• Iceland has strict naming laws limiting new parents’ choices to a list of traditional Icelandic names. Parents who opt for names not on the list must get them approved by the Icelandic Naming Committee.[1]
  • Icelandic surnames are formed by adding ‘son’ or ‘daughter’ to the end of one of the parents' first names.[1]
  • “Few people take an interest in Iceland, but in those few the interest is passionate.”

    - W.H. Auden

  • The English word “geyser” is derived from Geysir, the name of an enormous geyser in Haukadalur, Iceland.[1]
  • Icelandic folk legend holds Midsummer’s Night, the longest day of the year, to be magical and dangerous; cows are said to speak and seals to take on human form.[8]
  • The physical landscape of Iceland is in constant flux due to its lively volcanos and shifting fault lines. All this activity makes Iceland an ideal setting for geological research.[17]
  • Iceland Flag Fact
    The Icelandic flag was officially adopted in 1915.
  • The colors in Iceland’s flag symbolize three of its dominant elements: white glaciers, red volcanos, and blue sky.[14]
  • Icelanders love licorice. Salty black licorice is paired with fruit, chocolate, ice cream, and meringue by Icelandic confectioners; and licorice alcohol is an Icelandic specialty.[4]
  • Iceland is the only country in NATO without a standing army.[13]
  • Iceland was settled by Norse explorers around 870 A.D.[9]
  • Nearly 5% of Icelanders still practice Ásatrú, the traditional Norse religion.[14]
  • Most Icelanders—nearly 80%—are members of the Lutheran State Church.[14]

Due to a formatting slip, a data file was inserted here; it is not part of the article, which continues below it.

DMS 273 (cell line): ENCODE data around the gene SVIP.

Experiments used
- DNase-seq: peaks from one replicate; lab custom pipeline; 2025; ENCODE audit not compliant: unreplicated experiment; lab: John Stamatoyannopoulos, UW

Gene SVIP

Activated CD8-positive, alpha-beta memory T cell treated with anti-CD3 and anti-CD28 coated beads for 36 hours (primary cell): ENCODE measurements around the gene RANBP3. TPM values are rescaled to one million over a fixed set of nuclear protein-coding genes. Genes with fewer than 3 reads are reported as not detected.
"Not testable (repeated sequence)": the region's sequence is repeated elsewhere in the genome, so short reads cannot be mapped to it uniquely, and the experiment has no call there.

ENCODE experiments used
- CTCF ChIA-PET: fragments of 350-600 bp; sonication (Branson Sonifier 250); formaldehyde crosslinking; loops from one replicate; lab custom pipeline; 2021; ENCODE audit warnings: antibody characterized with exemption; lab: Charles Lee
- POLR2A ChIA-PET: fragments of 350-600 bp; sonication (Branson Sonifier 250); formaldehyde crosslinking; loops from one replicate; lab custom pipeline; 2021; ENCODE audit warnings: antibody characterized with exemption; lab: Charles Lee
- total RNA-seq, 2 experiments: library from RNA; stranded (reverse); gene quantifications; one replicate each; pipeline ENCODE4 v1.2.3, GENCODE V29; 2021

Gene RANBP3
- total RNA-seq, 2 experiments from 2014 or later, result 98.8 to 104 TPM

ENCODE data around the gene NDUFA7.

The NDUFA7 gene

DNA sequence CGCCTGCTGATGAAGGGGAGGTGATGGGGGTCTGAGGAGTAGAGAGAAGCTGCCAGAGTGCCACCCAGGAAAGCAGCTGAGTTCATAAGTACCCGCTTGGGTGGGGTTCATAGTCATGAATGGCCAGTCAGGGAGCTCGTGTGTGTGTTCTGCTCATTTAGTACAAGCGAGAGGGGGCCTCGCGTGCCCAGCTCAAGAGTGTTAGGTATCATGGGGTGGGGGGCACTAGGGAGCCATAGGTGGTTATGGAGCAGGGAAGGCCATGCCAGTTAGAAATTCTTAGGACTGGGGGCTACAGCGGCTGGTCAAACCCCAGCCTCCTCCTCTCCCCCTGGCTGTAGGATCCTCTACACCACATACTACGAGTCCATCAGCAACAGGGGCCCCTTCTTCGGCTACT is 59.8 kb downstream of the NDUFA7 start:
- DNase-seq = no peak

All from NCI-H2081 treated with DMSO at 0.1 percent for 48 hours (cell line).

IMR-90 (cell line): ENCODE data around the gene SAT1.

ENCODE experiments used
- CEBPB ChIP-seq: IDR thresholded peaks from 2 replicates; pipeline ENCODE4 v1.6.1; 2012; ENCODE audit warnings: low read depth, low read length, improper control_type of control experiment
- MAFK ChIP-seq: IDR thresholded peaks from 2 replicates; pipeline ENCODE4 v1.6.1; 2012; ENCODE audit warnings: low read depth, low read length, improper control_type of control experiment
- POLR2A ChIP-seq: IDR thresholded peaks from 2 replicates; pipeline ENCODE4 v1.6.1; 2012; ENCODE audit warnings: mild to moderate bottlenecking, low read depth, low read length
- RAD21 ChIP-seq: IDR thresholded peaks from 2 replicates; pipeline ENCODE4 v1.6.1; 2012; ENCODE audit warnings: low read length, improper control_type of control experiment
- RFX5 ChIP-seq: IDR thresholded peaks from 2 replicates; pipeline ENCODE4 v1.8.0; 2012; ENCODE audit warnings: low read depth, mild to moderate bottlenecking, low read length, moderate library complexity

• Brennívin liquor—the “Black Death”—is an Icelandic favorite made from potatoes and caraway.[5]
  • Written in the Middle Ages, the “Icelandic Sagas” contain thrilling tales of seafaring Vikings and their epic battles against enemies both earthly and supernatural.[9]
  • Iceland adopted Christianity around 1,000 AD. This abrupt cultural change marked the end of the period of Viking exploration and plunder.[9]
  • Icelandic myths were often intertwined with the doings of magical creatures such as elves, ghosts, and trolls.[15]
  • The elves of Icelandic folklore were devious and unpredictable creatures whose activities ranged from aiding humans and rewarding bravery to spreading illness or stealing children.[15]
  • Iceland Troll Facts
    The Huldufólk (hidden folk) making an appearance on a shopping street.
  • Due to a common belief in elves that persists to this day, road construction in Iceland is occasionally delayed or even rerouted to preserve customary elven lands.[15]
  • Iceland’s unique rock formations were often believed to be trolls that had turned to stone.[15]
  • Iceland has never won a gold medal in the Olympics.[7]
  • The only mammal that is native to Iceland is the arctic fox.[1]